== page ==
Thursday, April 27, 2017
Wednesday, April 26, 2017
Tuesday, April 25, 2017
And he's got a point. But I still think you're better off with a degree than not. It's just that so many have no degree and substantial debt. From The Huffington Post.
When I started college, I had great expectations.
After checking out at the bookstore, I realized my bill was over $1,000. I gulped in despair and asked myself, “Is this really worth it?”
I went home that evening and did some research. I discovered that each textbook cost an average of $10 to make and market. I began to wonder, “Why are they charging me $200 per book?” It seemed like a $190 profit was too unreasonable, especially for a book I barely used.
As my first semester flew by, I realized that I hadn’t even read a dozen pages. I concluded that we only go to school to read books and it was a curriculum I didn’t want to be affiliated with.
Monday, April 24, 2017
Thursday, April 20, 2017
It's hard for me to believe that Democrats ever supported for-profits, but evidently they did. They were for them before they were against them. From The Atlantic.
In Congress, on the presidential campaign trail, and in the editorial pages of The Wall Street Journal, Republicans have been unified in the belief that the Obama administration badly overreached in its attempts to regulate for-profit career colleges that leave graduates unable to pay off student debt with income from the jobs for which they were trained. Rolling back the Obama administration’s so-called “gainful employment” requirements for postsecondary career programs is thought to top the GOP’s current higher-education agenda.
What’s surprising about this GOP consensus is that it is deeply at odds with conservative practice: Republican administrations, dating back to President Eisenhower, have traditionally pressed for tighter regulation of for-profit colleges, often over the objections of Democratic lawmakers.
In earlier eras, Democrats such as Senator Ted Kennedy and Senator Paul Simon defended for-profit colleges from government regulation, citing the role that the schools played in preparing low-income students, single mothers, minorities, and dislocated workers for jobs in specific fields—the very same defenses that Republicans employ today. Charles Kolb, who served in the Education Department during the Reagan administration and in George H.W. Bush’s White House observed dryly last year that “There are future doctoral dissertations waiting to be written about how and why Democrats and Republicans reversed positions on the merits of the for-profit trade-school sector.”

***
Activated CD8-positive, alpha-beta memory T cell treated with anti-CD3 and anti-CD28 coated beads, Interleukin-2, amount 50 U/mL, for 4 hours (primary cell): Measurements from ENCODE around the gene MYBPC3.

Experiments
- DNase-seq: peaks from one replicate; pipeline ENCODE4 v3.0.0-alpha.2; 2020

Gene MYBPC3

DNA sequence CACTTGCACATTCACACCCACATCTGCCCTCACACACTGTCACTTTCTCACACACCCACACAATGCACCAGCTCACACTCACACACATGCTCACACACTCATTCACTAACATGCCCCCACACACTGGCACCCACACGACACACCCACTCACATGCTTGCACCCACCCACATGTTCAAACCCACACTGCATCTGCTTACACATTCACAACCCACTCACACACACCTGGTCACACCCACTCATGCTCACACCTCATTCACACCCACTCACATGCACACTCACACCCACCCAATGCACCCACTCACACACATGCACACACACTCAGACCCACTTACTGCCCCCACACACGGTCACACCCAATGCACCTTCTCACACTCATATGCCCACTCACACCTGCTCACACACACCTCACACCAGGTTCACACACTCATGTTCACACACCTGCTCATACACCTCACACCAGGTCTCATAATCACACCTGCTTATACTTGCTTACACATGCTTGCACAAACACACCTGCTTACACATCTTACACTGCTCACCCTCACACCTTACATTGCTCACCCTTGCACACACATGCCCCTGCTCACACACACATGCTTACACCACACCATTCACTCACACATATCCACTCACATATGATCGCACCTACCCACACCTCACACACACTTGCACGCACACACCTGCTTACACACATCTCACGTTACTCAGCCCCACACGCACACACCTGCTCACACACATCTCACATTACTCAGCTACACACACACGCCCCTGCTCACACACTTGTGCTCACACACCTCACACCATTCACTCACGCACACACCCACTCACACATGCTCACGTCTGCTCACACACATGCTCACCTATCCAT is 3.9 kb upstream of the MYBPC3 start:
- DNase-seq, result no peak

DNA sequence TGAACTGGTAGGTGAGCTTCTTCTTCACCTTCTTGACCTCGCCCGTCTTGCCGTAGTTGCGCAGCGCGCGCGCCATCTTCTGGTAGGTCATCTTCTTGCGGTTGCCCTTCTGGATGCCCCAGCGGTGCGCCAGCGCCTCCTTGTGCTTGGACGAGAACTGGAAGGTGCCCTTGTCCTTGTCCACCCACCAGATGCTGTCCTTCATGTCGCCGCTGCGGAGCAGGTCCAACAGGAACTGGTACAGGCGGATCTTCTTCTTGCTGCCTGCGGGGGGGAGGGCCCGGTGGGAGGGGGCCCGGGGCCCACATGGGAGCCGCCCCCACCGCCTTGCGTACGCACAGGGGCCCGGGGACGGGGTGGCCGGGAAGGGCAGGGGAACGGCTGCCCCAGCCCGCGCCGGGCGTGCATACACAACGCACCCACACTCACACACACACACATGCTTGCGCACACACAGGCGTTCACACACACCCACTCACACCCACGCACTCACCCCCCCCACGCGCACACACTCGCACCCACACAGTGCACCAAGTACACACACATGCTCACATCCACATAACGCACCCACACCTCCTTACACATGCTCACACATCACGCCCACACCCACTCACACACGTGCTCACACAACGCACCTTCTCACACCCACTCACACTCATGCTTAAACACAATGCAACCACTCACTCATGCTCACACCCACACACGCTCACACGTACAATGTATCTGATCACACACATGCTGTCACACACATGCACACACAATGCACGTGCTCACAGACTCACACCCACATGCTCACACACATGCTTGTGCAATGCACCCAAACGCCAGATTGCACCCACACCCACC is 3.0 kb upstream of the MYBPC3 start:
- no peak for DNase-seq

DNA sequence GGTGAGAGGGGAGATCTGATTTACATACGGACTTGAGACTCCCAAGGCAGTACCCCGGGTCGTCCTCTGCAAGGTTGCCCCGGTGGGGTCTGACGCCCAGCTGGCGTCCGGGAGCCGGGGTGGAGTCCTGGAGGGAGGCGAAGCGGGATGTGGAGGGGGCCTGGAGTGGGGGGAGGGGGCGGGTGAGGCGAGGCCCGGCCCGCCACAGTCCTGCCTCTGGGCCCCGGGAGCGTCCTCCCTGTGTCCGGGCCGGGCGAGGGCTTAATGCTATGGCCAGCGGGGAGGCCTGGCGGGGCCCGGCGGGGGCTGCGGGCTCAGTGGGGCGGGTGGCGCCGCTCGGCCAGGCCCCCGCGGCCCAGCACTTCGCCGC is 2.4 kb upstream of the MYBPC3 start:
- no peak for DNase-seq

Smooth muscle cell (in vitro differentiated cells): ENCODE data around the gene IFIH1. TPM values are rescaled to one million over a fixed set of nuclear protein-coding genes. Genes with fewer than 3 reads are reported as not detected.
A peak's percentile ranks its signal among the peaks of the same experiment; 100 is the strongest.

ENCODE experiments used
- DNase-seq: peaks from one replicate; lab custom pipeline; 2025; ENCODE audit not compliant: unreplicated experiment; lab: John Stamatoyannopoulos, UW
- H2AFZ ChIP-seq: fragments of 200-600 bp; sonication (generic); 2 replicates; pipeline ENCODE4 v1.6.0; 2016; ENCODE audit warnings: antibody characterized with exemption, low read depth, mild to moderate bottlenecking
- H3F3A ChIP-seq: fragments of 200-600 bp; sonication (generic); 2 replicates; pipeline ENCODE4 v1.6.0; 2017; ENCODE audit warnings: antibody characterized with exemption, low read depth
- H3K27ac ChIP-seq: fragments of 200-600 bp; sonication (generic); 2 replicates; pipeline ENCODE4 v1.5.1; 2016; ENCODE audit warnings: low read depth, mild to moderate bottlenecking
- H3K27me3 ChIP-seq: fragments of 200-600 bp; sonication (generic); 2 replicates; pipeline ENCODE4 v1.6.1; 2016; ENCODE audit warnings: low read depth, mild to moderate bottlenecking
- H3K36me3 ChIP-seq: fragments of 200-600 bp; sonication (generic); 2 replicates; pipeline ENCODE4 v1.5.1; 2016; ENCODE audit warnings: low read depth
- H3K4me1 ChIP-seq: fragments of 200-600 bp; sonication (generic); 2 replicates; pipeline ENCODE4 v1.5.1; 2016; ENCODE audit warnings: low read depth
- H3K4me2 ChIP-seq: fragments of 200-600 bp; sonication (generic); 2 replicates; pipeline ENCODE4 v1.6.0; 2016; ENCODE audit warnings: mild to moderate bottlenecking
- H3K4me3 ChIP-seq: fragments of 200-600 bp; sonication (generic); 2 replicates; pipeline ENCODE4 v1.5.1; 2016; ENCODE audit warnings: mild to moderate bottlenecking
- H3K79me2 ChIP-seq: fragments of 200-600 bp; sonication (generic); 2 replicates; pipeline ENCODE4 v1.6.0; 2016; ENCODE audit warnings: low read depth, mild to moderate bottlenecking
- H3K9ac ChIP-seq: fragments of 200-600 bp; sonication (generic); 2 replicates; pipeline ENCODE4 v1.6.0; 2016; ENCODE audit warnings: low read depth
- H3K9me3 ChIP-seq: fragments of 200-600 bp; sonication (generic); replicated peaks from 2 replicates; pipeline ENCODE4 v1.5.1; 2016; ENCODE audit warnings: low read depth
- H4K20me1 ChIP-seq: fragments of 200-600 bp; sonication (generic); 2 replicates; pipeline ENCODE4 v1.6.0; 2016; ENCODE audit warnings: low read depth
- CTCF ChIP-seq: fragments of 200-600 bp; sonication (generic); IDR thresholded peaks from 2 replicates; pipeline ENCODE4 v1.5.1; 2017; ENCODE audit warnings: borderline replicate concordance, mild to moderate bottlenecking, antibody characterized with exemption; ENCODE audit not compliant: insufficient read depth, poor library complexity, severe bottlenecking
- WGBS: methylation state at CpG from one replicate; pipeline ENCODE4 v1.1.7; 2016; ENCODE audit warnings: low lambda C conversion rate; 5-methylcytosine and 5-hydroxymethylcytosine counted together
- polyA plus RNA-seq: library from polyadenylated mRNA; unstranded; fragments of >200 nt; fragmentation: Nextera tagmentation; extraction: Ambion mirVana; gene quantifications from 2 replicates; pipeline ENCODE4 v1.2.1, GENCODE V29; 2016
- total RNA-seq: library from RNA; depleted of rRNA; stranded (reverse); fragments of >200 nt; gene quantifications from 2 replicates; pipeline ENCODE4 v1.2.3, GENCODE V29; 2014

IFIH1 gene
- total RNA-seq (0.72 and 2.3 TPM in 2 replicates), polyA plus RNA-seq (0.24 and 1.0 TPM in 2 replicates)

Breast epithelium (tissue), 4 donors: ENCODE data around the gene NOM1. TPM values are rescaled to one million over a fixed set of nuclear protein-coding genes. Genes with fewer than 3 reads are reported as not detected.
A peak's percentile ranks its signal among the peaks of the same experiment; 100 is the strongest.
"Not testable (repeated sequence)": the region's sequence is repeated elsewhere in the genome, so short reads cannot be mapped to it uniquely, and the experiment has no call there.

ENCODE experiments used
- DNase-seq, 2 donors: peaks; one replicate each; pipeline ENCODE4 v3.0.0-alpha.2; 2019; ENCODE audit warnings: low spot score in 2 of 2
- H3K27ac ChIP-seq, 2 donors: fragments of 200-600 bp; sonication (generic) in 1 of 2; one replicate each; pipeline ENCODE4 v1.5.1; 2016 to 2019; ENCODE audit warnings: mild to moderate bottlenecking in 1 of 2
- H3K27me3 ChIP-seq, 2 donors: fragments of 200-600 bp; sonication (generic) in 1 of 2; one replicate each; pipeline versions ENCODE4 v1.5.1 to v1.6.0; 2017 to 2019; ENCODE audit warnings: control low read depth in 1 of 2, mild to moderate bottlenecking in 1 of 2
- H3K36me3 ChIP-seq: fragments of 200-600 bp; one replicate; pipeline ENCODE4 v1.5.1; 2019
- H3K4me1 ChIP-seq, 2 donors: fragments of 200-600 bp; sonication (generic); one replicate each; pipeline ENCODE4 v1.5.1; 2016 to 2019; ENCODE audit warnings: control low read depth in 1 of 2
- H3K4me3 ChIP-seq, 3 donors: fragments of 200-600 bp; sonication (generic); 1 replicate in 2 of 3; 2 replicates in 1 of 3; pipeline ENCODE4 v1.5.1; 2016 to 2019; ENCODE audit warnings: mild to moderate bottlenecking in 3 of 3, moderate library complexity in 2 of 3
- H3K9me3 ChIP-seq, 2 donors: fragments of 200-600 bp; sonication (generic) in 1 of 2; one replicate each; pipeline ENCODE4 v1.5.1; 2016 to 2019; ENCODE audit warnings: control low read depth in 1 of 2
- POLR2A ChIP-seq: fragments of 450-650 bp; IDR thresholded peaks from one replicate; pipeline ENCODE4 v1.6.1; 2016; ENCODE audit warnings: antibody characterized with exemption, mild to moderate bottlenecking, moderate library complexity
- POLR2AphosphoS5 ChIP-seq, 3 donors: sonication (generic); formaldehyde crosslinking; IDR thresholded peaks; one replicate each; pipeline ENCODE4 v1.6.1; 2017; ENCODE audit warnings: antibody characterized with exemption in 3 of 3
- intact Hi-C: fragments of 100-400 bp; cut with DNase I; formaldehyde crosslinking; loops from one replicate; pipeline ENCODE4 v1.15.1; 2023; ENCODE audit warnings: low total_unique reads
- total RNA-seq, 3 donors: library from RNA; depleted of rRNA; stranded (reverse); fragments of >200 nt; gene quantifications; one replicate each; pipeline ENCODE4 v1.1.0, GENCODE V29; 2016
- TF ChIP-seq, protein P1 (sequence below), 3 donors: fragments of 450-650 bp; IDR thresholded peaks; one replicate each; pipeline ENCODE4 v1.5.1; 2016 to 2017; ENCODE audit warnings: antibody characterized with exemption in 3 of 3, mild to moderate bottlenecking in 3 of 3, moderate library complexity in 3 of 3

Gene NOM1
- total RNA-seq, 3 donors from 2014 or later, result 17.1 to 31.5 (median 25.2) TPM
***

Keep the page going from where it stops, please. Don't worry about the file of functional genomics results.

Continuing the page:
Doctoral dissertations aside, some conservatives are puzzled to learn of the prior Republican crackdowns on poorly performing and predatory for-profit colleges. Why would conservatives support laws and regulations that impose government-mandated accountability on for-profit colleges, instead of letting the invisible hand of the free market ferret out the institutions that thrive or fail?
The answer is simple. Far from being free-market paragons, accredited for-profit schools typically depend on federal student-aid programs for 75 percent or more of their revenues. (Trump University was an unaccredited for-profit school and thus ineligible for federal aid). Conservatives have long asserted the need to regulate for-profit colleges because they have long maintained that schools which depend heavily on federal aid ought to be held accountable for their use of taxpayer dollars.
Wednesday, April 19, 2017
They just finished swearing me in. Ba-doom Pshh. CBS Money Watch has some tips to make profanity work for you, instead of against you.
But profanity doesn’t have to be a liability in the workplace -- it can be a persuasive tool that conveys enthusiasm and honesty, said Benjamin K. Bergen, professor of cognitive science at University of California San Diego and the author of “What the F: What Swearing Reveals About Our Language, Our Brains, and Ourselves.”
However, curse words can backfire when they take on an abusive tone or come from those in authority who are seen as abusing their power, Bergen said in an interview with CBS MoneyWatch. “The same words that can hurt and offend in some circumstances can unite and inspire in other ones,” he said. “It all depends on the intent behind them.”